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View Full Version : A whole Qt program as dynamic link lib?



Kumosan
15th December 2009, 11:04
Hi, before I try it myself I'd like to ask if someone has tried this: Is it possible to have a whole Qt program with event loop and all made into a normal non-Qt dynamic lib? I would want to load it into a non-Qt program and control it via a custom interface, e.g. calling a 'start' function should bring up the gui as if it was started from a normal main function.

I don't see a reason why this would not work, but perhaps someone has first hand experiences?

Don't ask me why I need this. Customer wishes. :D

high_flyer
15th December 2009, 11:26
It is possible, but makes no sense.
You will have to link Qt statically against your lib, which will make it quite large.
It has other disadvantages too.

Ask your client why he wants this, if he is paying you to code, this means he doesn't know much about coding him self, so he should tell you what is the result he want, not how you should you implement it on a technical level.

Kumosan
15th December 2009, 14:01
It is possible, but makes no sense.
You will have to link Qt statically against your lib, which will make it quite large.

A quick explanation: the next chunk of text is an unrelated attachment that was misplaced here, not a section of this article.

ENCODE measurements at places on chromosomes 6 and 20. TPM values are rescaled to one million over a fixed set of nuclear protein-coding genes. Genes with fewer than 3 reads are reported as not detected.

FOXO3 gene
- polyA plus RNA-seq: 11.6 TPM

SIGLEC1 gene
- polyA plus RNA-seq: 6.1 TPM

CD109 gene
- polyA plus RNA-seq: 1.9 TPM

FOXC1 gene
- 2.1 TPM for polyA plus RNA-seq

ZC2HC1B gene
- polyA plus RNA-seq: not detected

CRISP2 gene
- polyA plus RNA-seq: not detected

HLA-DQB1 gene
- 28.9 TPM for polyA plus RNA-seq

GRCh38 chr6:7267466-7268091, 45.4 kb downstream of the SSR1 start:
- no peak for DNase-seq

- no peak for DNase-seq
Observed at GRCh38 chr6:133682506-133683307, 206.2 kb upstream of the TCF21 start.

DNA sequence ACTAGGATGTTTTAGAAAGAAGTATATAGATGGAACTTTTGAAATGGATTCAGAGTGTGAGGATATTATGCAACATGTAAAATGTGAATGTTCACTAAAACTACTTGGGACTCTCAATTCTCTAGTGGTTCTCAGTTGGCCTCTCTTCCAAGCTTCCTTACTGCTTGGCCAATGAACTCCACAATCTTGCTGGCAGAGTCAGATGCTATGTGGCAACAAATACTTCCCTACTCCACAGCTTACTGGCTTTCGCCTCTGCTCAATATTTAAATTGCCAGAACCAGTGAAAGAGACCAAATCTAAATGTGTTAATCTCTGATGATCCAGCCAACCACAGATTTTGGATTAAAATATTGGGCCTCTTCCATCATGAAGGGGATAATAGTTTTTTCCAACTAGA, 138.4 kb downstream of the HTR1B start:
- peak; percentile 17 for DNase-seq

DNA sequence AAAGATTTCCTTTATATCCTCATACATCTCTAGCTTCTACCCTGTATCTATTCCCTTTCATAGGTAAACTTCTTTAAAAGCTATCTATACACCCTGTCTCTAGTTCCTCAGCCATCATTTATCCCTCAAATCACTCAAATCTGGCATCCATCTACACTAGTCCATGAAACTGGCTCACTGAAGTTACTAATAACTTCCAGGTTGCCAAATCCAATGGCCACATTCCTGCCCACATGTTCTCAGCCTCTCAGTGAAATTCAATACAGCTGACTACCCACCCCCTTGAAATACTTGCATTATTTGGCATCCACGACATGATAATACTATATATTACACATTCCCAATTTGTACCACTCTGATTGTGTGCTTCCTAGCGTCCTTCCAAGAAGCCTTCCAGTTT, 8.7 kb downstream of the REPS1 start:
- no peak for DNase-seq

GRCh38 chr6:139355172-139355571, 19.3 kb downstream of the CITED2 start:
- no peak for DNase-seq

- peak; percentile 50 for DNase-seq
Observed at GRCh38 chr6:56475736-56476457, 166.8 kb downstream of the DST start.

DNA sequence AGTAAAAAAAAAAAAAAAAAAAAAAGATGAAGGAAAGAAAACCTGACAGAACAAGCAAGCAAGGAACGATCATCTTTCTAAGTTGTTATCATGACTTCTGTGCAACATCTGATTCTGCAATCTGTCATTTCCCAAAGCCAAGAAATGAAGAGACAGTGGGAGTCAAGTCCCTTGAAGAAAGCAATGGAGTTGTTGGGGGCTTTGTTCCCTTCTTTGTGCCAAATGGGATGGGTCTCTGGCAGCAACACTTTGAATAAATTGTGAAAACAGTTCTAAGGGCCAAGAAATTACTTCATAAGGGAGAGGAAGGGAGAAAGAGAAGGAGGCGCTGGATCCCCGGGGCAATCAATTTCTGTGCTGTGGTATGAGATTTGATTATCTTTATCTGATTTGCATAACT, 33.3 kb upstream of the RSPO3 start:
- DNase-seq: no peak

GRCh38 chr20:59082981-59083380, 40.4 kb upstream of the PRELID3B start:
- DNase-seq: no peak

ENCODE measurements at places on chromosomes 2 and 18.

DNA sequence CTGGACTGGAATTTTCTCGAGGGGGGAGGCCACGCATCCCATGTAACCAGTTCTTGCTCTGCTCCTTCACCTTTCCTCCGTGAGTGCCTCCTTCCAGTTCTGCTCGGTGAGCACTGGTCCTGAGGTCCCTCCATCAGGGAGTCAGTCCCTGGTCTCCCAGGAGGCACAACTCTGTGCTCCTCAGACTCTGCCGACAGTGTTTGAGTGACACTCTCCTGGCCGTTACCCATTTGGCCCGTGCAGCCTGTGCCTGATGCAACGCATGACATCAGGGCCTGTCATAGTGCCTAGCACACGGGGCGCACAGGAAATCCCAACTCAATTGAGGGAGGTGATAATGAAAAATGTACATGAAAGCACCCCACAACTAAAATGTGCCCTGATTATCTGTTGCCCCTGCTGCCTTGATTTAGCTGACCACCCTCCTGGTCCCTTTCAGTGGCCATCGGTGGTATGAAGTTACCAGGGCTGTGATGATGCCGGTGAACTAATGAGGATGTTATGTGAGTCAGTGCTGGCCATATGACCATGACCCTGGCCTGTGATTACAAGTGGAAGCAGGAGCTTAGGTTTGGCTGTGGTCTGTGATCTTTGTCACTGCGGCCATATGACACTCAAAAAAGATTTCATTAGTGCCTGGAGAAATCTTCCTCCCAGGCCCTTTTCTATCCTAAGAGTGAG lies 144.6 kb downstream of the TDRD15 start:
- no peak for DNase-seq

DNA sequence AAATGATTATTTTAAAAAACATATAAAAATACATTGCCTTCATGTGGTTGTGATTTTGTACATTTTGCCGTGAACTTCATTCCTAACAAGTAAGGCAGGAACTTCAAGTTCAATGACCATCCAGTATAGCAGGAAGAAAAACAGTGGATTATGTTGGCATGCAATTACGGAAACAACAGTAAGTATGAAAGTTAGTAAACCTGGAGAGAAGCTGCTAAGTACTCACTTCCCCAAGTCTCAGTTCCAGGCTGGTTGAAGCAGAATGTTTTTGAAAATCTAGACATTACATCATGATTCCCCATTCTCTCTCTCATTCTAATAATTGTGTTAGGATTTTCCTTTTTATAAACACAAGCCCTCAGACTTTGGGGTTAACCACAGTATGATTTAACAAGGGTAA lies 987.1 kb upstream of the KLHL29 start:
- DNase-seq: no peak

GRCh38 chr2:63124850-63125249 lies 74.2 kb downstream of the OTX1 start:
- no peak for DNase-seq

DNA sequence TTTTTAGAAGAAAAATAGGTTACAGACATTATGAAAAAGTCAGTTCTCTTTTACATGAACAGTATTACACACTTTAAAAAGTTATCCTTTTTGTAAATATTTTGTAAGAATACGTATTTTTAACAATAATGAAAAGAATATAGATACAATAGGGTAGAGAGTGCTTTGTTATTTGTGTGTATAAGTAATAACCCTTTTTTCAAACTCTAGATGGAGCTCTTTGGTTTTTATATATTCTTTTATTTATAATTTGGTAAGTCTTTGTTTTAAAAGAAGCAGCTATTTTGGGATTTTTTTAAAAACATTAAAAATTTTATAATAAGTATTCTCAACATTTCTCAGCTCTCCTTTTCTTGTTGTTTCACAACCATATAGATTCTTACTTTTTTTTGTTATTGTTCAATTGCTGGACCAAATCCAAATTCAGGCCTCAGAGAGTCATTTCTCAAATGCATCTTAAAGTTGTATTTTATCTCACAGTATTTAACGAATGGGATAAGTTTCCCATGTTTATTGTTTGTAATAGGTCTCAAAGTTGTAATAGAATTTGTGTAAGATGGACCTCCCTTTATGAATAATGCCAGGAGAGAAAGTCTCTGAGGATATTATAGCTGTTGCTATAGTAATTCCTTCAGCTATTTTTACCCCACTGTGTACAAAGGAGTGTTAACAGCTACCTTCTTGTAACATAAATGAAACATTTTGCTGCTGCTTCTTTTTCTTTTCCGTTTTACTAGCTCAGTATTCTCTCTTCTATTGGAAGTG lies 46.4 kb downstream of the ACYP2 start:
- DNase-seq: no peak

It has other disadvantages too.

So it is not possible to have a Qt program as dynlib, which itself loads the qt libs dynamically?



Ask your client why he wants this, if he is paying you to code, this means he doesn't know much about coding him self, so he should tell you what is the result he want, not how you should you implement it on a technical level.

Easy. He wants to add 'programs' to a main program like a dockwidget. But since he does not trust Qt it must not be via a Qt interface. A qt main program and adding functionality as Qt-plugins would be trivial. Unfortunately I have to 'wrap' a Qt program into a non-Qt library. :rolleyes:

Tanuki-no Torigava
15th December 2009, 14:19
You can just link dynamically and preload Qt library to speed the process or if Qt libraries resides in some uncommon places where OS cannot find it. This is simple dlload system call. See your OS manual for details.

Kumosan
15th December 2009, 14:30
You can just link dynamically and preload Qt library to speed the process or if Qt libraries resides in some uncommon places where OS cannot find it. This is simple dlload system call. See your OS manual for details.

I wish it was so easy. Something I must be doing wrong. I chose in .pro 'lib' as template. Result is, I get a nice .so file. ldd shows all dependencies are fine. But as soon as the link loader tries to load this lib I get a segfault. Even if the lib is totally empty. As long as I have a CONFIG+= qt in my .pro I get a segfault.

high_flyer
16th December 2009, 12:40
Easy. He wants to add 'programs' to a main program like a dockwidget. But since he does not trust Qt it must not be via a Qt interface. A qt main program and adding functionality as Qt-plugins would be trivial. Unfortunately I have to 'wrap' a Qt program into a non-Qt library.

It sounds to me you are confusing things, or/and don't understand some other things.
To make sure we all speak the same language lets agree on some definitions:
"Qt vs 'Non Qt" - I am not sure what it is you mean by either.